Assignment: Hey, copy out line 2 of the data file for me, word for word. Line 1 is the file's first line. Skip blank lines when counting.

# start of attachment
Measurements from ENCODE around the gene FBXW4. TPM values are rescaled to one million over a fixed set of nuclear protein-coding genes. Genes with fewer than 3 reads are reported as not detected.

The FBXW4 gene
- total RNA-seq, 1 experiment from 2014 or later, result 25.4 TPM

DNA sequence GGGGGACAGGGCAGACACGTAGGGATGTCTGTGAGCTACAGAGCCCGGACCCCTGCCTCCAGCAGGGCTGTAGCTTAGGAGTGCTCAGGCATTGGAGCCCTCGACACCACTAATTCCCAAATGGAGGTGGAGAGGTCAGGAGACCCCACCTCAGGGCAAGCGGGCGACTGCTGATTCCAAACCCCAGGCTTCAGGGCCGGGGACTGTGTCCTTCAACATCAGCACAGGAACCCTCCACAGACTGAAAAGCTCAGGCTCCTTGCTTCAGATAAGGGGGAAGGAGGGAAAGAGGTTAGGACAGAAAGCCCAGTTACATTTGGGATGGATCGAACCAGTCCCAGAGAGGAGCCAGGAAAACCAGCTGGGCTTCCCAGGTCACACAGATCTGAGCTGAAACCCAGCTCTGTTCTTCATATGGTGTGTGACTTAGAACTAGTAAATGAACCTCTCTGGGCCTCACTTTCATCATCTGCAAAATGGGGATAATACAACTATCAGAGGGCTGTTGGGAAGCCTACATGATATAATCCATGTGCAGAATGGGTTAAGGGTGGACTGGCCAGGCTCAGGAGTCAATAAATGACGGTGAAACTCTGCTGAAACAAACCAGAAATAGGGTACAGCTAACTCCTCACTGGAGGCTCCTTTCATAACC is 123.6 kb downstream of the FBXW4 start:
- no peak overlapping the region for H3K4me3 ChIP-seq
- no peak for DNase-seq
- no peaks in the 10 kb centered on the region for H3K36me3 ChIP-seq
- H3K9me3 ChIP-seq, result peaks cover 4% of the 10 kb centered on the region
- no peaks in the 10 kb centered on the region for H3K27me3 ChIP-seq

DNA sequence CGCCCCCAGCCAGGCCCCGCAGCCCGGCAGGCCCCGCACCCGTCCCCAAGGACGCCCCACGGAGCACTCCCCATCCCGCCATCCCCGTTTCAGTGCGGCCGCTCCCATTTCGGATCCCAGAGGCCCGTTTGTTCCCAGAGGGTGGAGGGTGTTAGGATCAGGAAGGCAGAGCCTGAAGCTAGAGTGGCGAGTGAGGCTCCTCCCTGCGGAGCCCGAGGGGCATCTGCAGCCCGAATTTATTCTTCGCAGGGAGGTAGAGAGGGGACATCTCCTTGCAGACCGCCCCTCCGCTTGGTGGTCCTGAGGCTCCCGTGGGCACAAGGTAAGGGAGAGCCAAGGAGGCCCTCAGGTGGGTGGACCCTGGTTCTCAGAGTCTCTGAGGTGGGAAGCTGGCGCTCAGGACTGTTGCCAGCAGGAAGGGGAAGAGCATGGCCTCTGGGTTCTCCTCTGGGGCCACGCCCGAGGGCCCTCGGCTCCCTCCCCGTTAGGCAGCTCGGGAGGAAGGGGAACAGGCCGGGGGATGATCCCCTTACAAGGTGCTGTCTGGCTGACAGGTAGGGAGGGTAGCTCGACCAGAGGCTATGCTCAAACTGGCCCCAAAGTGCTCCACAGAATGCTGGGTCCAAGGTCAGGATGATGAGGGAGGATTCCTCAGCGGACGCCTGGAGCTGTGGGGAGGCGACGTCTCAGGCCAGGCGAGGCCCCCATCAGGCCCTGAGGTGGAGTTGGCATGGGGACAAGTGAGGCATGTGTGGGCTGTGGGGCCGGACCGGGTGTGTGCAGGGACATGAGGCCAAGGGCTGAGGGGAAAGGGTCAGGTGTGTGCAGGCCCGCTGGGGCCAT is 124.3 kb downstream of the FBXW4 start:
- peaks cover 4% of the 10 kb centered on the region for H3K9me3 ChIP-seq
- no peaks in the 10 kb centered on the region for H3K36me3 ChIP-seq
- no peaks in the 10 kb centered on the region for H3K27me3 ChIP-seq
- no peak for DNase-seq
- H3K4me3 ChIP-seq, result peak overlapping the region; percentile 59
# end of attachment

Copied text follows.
The FBXW4 gene